NEW YORK (Reuters Health) – Although diclofenac is commonly used to treat acute pain in children, it is not licensed for this purpose in all age groups. A new review, however, suggests that perhaps it should be.
As reported in the latest issue of The Cochrane Library, Dr. Imogen Savage, from the University of London, and colleagues searched MEDLINE, EMBASE, and several other databases for studies examining diclofenac as a treatment for acute pain in children 18 years old or younger.
Seven studies examining the efficacy of the drug and 79 looking at its safety were identified, the researchers note.
In the efficacy analysis, the focus was typically on post-operative pain. In this regard, use of diclofenac reduced the need for rescue analgesia by 40% relative to placebo or no treatment. The number needed to treat to benefit was 3.6.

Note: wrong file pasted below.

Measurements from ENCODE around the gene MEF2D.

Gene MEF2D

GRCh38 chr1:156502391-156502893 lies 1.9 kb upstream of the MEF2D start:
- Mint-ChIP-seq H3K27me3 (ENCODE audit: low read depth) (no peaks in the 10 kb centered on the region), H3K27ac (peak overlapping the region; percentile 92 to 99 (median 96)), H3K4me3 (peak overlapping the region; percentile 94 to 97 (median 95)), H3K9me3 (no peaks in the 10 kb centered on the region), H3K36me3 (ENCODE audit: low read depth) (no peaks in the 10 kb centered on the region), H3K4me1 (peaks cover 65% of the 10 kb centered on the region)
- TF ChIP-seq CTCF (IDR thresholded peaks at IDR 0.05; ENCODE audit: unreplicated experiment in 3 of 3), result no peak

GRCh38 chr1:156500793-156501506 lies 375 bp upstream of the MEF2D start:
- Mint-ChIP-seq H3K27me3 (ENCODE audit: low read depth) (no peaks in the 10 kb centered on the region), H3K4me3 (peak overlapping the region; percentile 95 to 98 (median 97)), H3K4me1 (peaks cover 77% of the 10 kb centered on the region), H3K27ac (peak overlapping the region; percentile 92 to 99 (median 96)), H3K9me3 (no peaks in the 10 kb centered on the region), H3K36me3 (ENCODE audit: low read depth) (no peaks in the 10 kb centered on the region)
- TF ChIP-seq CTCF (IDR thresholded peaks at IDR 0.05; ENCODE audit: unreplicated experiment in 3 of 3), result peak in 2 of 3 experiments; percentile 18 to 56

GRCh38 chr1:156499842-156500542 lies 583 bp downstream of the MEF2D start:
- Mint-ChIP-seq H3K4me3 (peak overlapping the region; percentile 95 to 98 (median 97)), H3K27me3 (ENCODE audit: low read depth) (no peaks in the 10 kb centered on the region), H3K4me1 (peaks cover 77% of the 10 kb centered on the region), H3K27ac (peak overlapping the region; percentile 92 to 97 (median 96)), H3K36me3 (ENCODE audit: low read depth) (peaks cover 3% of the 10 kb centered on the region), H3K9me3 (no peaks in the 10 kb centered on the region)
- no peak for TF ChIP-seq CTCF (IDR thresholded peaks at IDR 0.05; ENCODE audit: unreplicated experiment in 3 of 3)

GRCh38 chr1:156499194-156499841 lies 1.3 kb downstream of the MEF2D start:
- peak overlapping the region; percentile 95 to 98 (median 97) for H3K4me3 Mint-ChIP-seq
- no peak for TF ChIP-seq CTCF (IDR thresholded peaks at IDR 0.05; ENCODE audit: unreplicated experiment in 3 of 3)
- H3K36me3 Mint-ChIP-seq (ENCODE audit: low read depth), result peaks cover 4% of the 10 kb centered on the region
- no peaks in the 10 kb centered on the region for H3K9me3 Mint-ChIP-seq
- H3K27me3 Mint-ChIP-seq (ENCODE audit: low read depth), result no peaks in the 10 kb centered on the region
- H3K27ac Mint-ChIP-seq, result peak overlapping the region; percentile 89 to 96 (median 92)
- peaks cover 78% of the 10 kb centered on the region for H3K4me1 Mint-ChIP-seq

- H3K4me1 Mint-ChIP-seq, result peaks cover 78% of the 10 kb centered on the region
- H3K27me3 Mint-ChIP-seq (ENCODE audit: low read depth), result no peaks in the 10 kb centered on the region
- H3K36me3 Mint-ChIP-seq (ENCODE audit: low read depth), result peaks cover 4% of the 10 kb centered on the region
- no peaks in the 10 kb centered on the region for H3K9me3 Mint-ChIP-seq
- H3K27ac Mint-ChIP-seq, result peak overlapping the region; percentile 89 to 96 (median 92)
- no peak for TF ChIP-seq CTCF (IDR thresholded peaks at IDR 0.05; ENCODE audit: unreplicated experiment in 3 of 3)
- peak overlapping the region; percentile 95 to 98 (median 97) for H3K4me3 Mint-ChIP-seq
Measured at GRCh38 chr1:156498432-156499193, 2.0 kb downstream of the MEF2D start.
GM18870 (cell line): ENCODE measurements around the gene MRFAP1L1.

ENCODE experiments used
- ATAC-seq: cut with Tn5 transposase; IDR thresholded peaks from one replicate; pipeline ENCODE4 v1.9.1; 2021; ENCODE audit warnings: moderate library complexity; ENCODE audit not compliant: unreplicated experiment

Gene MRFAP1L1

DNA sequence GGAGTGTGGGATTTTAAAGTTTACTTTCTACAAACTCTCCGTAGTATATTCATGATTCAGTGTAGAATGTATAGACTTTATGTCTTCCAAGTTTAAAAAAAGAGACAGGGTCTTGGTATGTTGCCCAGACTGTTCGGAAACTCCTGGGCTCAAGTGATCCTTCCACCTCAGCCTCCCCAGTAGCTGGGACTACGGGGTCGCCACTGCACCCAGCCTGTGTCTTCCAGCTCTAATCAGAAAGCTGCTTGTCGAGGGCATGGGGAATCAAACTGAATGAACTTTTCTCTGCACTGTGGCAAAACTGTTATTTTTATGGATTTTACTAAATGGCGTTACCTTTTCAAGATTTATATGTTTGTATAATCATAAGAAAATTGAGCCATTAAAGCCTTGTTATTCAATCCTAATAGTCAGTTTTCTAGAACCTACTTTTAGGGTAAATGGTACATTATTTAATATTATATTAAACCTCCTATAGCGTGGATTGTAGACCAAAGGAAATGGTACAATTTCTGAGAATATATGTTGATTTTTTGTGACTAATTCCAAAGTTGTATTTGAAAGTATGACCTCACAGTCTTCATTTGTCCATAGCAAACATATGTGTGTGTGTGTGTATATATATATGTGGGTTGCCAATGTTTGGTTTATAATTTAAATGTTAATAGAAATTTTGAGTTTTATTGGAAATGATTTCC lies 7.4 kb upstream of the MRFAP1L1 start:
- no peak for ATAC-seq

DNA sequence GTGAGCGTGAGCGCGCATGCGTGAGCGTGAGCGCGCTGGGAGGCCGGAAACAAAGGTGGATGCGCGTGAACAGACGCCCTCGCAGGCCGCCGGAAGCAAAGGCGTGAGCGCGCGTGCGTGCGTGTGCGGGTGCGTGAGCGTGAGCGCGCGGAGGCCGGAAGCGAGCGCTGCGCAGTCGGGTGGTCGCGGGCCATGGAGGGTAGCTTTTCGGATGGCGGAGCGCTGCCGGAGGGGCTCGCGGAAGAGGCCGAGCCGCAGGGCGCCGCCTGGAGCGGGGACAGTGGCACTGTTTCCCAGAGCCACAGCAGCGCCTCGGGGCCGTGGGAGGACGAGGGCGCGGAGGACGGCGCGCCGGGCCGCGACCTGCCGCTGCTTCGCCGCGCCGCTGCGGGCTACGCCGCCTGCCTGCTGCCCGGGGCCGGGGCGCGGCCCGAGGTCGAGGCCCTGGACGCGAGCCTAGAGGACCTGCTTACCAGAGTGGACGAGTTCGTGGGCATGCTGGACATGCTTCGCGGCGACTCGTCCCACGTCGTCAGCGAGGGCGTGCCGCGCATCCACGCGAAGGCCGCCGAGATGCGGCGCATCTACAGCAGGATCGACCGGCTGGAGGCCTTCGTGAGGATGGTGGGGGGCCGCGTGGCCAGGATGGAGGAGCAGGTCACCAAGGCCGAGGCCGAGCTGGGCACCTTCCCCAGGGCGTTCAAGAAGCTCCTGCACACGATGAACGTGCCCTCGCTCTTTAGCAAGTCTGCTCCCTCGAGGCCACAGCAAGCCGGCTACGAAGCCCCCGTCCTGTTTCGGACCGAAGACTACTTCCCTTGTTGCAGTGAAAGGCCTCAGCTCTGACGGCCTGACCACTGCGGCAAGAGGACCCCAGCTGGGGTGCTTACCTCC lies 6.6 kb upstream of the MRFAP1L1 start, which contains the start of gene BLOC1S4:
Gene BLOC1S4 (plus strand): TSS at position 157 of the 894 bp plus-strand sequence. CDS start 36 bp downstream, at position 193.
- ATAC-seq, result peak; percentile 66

As for safety, the authors found that diclofenac-treated children were 40% less likely to suffer nausea, vomiting, or both compared with patients treated with any non-NSAID agent.
Fewer than 0.24% of children experienced a serious adverse event with diclofenac, and none had bleeding episodes requiring surgical intervention. The serious adverse events observed were similar to those previously reported in adults given the drug.
Dr. Savage told Reuters Health that the message for clinicians is that diclofenac is “a useful drug in pediatrics, and one which is already used quite widely in the UK, although we probably need more ‘child friendly’ formulations.”
Cochrane Database of Systematic Reviews 2009.